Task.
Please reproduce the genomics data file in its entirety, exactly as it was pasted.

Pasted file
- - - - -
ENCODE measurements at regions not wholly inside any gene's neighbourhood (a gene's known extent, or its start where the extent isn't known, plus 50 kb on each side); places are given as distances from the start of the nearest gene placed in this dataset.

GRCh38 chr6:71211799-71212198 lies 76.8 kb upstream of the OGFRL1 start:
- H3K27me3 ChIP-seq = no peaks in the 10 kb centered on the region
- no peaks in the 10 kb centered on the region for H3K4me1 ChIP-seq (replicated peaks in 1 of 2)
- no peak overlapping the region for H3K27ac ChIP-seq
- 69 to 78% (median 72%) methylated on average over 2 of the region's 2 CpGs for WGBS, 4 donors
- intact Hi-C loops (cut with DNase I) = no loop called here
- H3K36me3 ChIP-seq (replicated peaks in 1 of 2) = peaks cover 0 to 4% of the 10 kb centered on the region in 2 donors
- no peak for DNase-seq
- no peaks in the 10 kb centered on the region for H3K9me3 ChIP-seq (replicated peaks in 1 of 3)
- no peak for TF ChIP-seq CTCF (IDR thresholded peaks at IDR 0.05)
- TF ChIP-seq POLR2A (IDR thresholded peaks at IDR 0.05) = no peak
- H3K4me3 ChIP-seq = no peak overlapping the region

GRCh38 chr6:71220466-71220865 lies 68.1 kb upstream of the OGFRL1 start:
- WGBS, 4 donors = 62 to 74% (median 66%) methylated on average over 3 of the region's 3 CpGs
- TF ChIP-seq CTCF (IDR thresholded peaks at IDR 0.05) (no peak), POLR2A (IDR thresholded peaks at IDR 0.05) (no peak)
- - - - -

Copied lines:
ENCODE measurements at regions not wholly inside any gene's neighbourhood (a gene's known extent, or its start where the extent isn't known, plus 50 kb on each side); places are given as distances from the start of the nearest gene placed in this dataset.

GRCh38 chr6:71211799-71212198 lies 76.8 kb upstream of the OGFRL1 start:
- H3K27me3 ChIP-seq = no peaks in the 10 kb centered on the region
- no peaks in the 10 kb centered on the region for H3K4me1 ChIP-seq (replicated peaks in 1 of 2)
- no peak overlapping the region for H3K27ac ChIP-seq
- 69 to 78% (median 72%) methylated on average over 2 of the region's 2 CpGs for WGBS, 4 donors
- intact Hi-C loops (cut with DNase I) = no loop called here
- H3K36me3 ChIP-seq (replicated peaks in 1 of 2) = peaks cover 0 to 4% of the 10 kb centered on the region in 2 donors
- no peak for DNase-seq
- no peaks in the 10 kb centered on the region for H3K9me3 ChIP-seq (replicated peaks in 1 of 3)
- no peak for TF ChIP-seq CTCF (IDR thresholded peaks at IDR 0.05)
- TF ChIP-seq POLR2A (IDR thresholded peaks at IDR 0.05) = no peak
- H3K4me3 ChIP-seq = no peak overlapping the region

GRCh38 chr6:71220466-71220865 lies 68.1 kb upstream of the OGFRL1 start:
- WGBS, 4 donors = 62 to 74% (median 66%) methylated on average over 3 of the region's 3 CpGs
- TF ChIP-seq CTCF (IDR thresholded peaks at IDR 0.05) (no peak), POLR2A (IDR thresholded peaks at IDR 0.05) (no peak)